Historic occasion

Gaspee Days Committee to host first ever Fall-Out in Pawtuxet Park

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The Gaspee Days Committee is working to keep its brand alive throughout the year, and its first-ever fall event on Oct. 12 is the first step to achieving that goal.

The Gaspee Fall-Out – the brainchild of committee president Gina Dooley and past president Ryan Giviens – will take place between noon and 5 p.m. at Pawtuxet Park the Saturday of Columbus Day weekend. Organizer Karen Kenney, Dooley and Giviens discussed the history, intent and details of the gathering during an interview at the Beacon Communications office on Monday afternoon.

Kenney said local breweries Proclamation and Sons of Liberty have agreed to host a beer tasting, while the Grub Guru and Sarcastic Sweets will be among the vendors offering meals and desserts. SandSharks and Donnie and Kelley will be providing entertainment along the water, and those performers have agreed to play for free.

Also, as Kenney and Dooley emphasized, admission is free and people of all ages are welcome.

“It’s more like our way of giving back to the community and thanking them, because they do contribute a lot,” Kenney said. “The whole Pawtuxet Village area, Cranston, Warwick, they give a lot to us. It is a lot, and this is our way of giving back and keeping the momentum going into Christmas, into the spring, because all that’s going to be here before you know it.”

Kenney volunteered to run the event, as she previously did with the restoration of the Gaspee silhouette after it suffered severe damage two years ago. It was Kenney who connected with the Steel Yard to repair the structure last year, and the proceeds from the Fall-Out will go toward the second phase of that project.

However, it leaves the door open for the Fall-Out to sustain other initiatives in future years.

“Whatever money we make is going to be for that restoration process, but next year it might be for something else, and the year after that it might be for something else,” Dooley said. “So that’s basically the genesis of it, and that’s one of the reasons we decided to go with it.”

The Fall-Out has generated significant social media traction as well. As of press time, more than 1,600 people expressed their interest via Facebook and more than 100 confirmed they would be attending.

Despite those figures, Dooley said the committee went in tempering its expectations by keeping vendors to a minimum and declining to charge admission.

“Well, we’re trying to keep this one a little on the low-key side, because we don't want to be overwhelmed and have it be a big bust,” Dooley said. “It’s going to be from noon to 5, we opted not to do anything into the evening. We think it’ll be a lot of fun.”

The Fall-Out will act as a sort of beta test for the group, as Dooley said its success could provide a baseline for planning further events leading up to the 250th anniversary of the burning of the Gaspee in 2022.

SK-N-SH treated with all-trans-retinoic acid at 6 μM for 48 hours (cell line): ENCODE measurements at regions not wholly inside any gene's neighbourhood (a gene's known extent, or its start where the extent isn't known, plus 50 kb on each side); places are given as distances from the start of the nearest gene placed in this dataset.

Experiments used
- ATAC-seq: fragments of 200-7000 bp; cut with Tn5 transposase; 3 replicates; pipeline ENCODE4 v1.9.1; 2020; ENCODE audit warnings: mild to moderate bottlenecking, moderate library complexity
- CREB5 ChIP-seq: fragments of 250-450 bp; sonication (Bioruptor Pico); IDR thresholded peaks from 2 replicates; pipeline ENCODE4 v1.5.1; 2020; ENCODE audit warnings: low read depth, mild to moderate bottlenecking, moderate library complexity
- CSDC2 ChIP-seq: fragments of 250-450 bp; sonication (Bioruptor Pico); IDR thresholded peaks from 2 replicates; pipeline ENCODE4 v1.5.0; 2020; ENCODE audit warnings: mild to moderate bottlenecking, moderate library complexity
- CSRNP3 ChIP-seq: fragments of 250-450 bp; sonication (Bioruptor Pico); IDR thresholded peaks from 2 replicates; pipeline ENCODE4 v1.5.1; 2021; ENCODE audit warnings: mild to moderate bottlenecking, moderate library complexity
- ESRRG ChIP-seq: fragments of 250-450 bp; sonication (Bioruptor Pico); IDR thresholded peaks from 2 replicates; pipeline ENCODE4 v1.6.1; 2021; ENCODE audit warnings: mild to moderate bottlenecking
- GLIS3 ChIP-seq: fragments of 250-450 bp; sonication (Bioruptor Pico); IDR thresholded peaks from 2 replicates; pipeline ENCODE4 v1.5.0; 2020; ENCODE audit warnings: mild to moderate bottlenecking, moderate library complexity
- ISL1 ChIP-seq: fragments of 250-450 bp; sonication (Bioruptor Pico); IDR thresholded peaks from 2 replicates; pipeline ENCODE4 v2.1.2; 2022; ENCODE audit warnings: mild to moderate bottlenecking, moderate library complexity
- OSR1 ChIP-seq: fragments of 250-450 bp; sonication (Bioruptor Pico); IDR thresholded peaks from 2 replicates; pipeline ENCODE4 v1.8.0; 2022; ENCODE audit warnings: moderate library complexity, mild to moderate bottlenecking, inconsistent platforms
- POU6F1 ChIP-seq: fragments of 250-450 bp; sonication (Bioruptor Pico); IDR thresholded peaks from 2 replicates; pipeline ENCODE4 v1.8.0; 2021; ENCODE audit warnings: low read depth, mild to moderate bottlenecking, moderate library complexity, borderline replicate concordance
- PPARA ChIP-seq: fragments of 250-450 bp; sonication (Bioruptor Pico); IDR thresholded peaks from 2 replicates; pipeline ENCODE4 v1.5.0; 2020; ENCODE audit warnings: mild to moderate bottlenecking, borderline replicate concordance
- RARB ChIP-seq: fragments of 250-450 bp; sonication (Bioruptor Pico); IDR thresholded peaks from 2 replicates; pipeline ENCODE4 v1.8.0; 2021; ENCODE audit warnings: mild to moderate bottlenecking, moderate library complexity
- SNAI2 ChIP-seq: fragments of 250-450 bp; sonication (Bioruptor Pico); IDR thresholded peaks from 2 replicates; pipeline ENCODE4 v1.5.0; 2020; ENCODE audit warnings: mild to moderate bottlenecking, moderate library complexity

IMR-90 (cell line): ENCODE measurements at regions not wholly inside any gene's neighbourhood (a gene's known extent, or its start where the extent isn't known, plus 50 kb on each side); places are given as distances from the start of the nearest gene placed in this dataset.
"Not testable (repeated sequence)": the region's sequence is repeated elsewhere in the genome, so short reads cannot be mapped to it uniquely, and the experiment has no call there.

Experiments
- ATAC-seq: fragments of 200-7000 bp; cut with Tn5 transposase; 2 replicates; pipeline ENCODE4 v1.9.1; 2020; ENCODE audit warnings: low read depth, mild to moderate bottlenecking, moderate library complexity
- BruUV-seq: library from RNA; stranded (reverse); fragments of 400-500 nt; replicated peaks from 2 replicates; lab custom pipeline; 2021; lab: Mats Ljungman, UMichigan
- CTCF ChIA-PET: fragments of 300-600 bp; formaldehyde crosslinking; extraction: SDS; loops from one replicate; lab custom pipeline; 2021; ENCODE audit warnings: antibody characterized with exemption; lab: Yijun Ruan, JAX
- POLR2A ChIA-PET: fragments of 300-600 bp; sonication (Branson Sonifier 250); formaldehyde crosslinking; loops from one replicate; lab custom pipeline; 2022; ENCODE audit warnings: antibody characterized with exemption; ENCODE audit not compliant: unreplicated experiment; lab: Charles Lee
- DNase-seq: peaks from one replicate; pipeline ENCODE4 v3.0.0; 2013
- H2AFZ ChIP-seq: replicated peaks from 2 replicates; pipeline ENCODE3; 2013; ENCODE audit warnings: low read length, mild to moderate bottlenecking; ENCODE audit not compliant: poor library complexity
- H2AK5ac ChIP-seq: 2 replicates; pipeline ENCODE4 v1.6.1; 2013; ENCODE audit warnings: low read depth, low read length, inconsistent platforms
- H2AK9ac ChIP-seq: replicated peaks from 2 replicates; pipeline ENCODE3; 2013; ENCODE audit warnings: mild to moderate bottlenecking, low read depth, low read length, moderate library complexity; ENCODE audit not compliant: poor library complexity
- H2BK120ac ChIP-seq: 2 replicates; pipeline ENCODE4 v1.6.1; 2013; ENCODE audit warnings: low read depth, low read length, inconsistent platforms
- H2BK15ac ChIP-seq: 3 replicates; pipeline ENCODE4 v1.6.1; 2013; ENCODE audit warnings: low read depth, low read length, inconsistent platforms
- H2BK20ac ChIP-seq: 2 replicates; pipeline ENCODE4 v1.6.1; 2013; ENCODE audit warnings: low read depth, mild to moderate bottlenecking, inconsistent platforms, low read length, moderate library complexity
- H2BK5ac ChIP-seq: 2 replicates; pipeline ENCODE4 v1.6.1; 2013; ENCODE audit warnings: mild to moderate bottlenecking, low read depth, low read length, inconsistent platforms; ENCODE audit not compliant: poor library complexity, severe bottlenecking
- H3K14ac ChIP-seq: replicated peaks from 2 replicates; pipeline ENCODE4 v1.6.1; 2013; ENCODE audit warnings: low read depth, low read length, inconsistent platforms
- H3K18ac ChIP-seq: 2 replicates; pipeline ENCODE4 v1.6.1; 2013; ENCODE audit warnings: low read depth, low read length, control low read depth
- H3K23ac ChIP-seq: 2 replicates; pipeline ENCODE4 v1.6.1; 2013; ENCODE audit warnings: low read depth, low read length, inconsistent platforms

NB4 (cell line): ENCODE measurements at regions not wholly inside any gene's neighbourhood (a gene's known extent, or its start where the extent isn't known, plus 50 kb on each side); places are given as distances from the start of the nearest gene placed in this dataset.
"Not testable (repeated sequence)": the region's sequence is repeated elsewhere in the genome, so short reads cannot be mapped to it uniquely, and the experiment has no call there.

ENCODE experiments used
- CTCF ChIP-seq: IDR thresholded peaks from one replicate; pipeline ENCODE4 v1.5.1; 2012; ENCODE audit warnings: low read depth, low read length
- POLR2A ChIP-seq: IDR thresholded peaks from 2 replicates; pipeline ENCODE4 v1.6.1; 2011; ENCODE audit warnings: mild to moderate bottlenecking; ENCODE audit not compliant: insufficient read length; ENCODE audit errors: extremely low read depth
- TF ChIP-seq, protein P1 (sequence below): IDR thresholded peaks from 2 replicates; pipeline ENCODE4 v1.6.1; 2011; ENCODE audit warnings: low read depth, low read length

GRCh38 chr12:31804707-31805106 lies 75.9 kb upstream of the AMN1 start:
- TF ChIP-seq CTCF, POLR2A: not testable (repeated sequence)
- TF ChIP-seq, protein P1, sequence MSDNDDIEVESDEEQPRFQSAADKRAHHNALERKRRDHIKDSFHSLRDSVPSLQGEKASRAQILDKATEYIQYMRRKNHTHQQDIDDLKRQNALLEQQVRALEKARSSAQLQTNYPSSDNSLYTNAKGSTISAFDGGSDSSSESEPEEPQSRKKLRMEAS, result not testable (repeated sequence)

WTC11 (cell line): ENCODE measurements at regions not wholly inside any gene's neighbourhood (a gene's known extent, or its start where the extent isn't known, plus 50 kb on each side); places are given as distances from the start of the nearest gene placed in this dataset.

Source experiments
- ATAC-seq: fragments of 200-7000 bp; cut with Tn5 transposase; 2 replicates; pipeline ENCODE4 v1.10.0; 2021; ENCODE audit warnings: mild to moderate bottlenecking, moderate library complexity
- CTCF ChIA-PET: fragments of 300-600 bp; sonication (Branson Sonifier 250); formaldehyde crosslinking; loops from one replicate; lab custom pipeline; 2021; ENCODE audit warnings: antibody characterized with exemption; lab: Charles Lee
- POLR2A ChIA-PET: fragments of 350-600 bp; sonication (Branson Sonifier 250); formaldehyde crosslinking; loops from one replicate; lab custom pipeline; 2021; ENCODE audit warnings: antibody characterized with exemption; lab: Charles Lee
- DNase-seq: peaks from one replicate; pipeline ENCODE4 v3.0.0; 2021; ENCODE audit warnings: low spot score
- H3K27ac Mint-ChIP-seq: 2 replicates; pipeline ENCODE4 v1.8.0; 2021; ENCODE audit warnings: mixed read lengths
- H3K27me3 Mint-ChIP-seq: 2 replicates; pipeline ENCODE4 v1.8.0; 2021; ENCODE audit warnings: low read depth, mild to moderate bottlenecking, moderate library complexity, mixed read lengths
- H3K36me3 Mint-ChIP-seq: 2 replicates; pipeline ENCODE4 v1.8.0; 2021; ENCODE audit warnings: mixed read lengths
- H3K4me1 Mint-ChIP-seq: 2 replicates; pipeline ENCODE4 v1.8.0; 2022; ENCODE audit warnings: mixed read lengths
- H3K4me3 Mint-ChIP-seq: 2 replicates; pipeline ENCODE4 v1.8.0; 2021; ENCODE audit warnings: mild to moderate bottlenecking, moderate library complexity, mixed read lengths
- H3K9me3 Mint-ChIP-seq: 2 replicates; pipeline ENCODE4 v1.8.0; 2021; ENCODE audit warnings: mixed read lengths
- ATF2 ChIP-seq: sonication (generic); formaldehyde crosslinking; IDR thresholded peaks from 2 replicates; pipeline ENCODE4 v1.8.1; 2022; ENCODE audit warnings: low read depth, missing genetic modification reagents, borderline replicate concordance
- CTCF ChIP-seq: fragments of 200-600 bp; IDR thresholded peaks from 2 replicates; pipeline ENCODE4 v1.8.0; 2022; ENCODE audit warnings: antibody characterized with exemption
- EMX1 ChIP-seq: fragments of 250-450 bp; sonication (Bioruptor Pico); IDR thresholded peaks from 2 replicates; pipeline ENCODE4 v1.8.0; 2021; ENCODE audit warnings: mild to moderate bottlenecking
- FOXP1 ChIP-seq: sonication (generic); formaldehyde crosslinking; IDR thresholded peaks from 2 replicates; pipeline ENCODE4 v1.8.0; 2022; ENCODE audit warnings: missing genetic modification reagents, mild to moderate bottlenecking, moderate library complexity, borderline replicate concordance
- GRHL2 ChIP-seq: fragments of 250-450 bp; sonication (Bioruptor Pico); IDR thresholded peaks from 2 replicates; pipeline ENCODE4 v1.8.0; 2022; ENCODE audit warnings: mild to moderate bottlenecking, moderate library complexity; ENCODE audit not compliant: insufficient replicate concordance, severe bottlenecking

“We’ve got two years to start planning that, and this event is another reason why we decided to go with it this year, we’d have two years to iron out the wrinkles so for the 250th anniversary it could be something bigger,” Dooley said.

She said there have other ideas, albeit premature ones, such as a kayak regatta starting at the Pawtuxet Athletic Club. That proposal has not even been floated to the committee yet, though, so the Fall-Out could be a strong barometer for how future events would be received.

“If this is good in the fall, maybe we will do something in January, not this year, but maybe next year we’ll do something in January or February,” Dooley said. “But to keep our brand out there for the entire year would be a much better thing that just isolating a six-week period.”

Giviens said it’s very important to keep the Gaspee name alive throughout the year, pointing to its signage and name recognition throughout the village.

“We’re a staple to the community, so you see our logo on the street signs when you drive through Pawtuxet Village,” Giviens said. “You have ‘Welcome to Pawtuxet Village’ signs, three locations, with our logo on them. Gaspee’s a prominent name in the area, and it’s important that we keep it relevant.”

Then, of course, there’s the controversy surrounding the Gaspee’s place in history books. Warwick and Cranston Rep. Joseph McNamara quipped recently that the reason the Boston Tea Party — which took place 18 months after the burning of the Gaspee — is seen as the first revolutionary event is because textbooks are printed in Boston.

Not only did the trio agree with that assessment, but they want to continue bringing to light Rhode Island’s place in the fight for independence.

“Really, it should be in history books,” Kenney said. “It really should be, because all the facts and details that we have from all the talks that we’ve listened to and all the data and history shows our forefathers were no one to mess around with, and that’s how we became the State of Rhode Island and Providence Plantations. They all went rogue, and you can quote me on that.”

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